When I was growing up many of my friends played Dungeons & Dragons, a tabletop role-playing game that involved core rulebooks and polyhedral dice. Despite its popularity, I never got into it. Fast-forward a few decades and my son is now fully immersed in a similar fantasy game called Magic: The Gathering (if you are really cool you just call it Magic). Have you heard about Magic? It is a trading-card game developed by Richard Garfield who incidentally grew up in Oregon. Now played by millions around the world, it has replaced LEGO as Trevor’s new past-time obsession.
I have nothing against the playing of Magic. It requires analytic thought, creativity, and an ability to interact with others while playing in tournaments. But I am increasingly concerned at how skilled marketers have become at preying on children. Just a couple of years ago Trevor’s world revolved around LEGO. Now I see the same pattern with Magic. As parents we do our best to set limits, enforce boundaries, and explain why the pleasures of buying a new Magic deck are short-lived. But honestly, we are no match for the wizard marketers!
So what does any of this have to do with the image today you ask? This shot of Mt. Hood reminds me of a real magical world that recently became even more magical! Just a few years ago, a pair of cavers climbing on the northwest side of the mountain discovered a portal into another world. A hole that led them into an undiscovered network of magical ice caves that now is considered the largest of its kind in the lower 48 states! After spending the past couple of years exploring the icy underworld, they aptly named it the Snow Dragon Cave System.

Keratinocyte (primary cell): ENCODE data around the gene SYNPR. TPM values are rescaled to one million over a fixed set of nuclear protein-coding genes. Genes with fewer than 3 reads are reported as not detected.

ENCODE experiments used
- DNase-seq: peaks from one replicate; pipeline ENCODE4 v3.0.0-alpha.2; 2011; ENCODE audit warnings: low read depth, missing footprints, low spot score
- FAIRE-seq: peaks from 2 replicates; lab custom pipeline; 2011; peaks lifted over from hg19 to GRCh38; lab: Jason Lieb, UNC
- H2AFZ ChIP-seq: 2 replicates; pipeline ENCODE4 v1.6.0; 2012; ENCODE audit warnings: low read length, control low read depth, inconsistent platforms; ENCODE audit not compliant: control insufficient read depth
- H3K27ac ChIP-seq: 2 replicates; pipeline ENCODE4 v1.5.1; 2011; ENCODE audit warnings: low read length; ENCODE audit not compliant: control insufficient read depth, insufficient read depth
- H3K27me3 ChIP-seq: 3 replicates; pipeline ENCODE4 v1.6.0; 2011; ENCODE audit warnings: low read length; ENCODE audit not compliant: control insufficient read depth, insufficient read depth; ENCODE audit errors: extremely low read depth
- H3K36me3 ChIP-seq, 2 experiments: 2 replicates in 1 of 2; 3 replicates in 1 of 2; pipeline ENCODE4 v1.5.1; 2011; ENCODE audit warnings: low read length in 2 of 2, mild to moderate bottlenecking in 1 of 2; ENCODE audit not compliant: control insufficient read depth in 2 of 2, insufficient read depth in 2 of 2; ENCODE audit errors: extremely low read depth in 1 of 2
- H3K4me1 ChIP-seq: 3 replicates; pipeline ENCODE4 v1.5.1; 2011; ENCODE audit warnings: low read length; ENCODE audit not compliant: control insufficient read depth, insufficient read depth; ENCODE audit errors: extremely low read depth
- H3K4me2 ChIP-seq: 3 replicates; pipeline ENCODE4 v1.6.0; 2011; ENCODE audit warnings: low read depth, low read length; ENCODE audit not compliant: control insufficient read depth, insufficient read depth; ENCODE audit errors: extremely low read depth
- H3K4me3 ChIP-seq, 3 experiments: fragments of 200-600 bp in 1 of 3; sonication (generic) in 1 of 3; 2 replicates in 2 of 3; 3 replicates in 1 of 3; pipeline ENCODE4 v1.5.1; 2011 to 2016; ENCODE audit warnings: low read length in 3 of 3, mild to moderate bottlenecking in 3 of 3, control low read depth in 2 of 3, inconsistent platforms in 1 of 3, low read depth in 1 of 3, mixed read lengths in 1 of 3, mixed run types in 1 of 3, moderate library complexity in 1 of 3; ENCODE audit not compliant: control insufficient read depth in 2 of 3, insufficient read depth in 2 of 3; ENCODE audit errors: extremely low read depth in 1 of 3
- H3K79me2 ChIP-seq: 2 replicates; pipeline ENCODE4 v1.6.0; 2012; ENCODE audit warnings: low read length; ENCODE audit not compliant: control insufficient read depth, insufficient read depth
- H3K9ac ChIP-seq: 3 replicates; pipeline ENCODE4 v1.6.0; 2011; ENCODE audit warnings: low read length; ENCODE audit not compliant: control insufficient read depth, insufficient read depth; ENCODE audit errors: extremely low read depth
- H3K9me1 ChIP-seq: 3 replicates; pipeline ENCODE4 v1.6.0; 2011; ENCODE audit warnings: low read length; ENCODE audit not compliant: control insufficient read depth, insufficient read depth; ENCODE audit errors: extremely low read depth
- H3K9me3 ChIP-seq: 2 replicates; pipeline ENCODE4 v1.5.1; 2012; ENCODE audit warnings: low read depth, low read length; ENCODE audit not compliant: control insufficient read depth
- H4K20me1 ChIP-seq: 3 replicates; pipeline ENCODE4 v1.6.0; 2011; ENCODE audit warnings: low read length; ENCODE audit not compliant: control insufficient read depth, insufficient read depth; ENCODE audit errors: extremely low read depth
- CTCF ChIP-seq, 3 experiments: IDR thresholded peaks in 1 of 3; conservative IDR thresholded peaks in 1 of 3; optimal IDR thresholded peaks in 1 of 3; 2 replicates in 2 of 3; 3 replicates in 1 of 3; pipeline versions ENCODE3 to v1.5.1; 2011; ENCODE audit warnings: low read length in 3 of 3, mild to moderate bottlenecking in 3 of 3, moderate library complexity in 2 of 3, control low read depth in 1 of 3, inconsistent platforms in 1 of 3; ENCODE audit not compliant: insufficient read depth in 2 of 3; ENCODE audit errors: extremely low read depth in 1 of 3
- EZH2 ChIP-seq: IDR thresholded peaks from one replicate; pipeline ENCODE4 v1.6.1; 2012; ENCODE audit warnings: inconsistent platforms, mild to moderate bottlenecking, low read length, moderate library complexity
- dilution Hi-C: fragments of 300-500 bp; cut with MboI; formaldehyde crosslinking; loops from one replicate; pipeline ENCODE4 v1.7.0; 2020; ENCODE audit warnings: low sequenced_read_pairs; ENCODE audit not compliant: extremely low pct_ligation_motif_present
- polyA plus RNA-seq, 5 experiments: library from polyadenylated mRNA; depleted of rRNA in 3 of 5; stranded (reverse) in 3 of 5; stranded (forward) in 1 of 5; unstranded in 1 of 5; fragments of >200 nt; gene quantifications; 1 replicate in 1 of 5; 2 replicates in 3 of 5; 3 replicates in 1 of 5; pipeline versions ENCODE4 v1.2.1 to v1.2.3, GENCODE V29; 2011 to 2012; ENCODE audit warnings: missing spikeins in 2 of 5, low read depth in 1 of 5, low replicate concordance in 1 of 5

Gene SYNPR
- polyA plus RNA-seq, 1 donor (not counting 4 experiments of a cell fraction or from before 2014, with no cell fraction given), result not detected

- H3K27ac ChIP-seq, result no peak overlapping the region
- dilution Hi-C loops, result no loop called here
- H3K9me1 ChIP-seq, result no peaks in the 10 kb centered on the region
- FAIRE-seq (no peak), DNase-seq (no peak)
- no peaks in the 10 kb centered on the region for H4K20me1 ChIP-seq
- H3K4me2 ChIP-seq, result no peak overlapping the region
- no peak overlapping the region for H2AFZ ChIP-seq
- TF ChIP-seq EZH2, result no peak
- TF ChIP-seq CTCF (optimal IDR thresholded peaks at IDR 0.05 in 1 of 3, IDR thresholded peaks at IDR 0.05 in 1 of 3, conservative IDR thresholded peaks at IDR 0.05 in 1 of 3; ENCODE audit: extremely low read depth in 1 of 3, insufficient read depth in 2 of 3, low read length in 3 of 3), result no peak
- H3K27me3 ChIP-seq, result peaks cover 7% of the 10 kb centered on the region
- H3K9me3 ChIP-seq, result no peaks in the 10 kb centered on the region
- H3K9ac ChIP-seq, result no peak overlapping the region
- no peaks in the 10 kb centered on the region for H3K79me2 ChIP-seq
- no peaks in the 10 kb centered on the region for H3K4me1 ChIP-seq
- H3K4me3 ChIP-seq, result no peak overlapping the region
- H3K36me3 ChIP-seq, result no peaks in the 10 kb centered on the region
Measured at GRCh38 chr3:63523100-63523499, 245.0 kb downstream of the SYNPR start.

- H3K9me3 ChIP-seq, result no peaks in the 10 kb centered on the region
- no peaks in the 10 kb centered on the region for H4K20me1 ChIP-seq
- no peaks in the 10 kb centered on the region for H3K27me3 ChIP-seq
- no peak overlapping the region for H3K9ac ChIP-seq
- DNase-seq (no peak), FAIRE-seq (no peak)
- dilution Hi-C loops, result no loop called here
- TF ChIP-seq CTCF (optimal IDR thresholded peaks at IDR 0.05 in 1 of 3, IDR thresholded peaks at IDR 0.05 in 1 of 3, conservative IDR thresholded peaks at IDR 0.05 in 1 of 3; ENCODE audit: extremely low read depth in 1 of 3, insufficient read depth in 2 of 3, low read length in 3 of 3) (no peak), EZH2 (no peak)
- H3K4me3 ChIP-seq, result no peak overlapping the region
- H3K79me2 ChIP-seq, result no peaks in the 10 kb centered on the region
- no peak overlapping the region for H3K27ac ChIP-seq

In a world of 7 billion inhabitants, very few places are left that have not been explored by humans. It really is cool to learn that these ice caves are literally in the backyard of our cabin! And while I will continue to support Trevor playing Magic, I will also encourage him to go in search of real undiscovered worlds.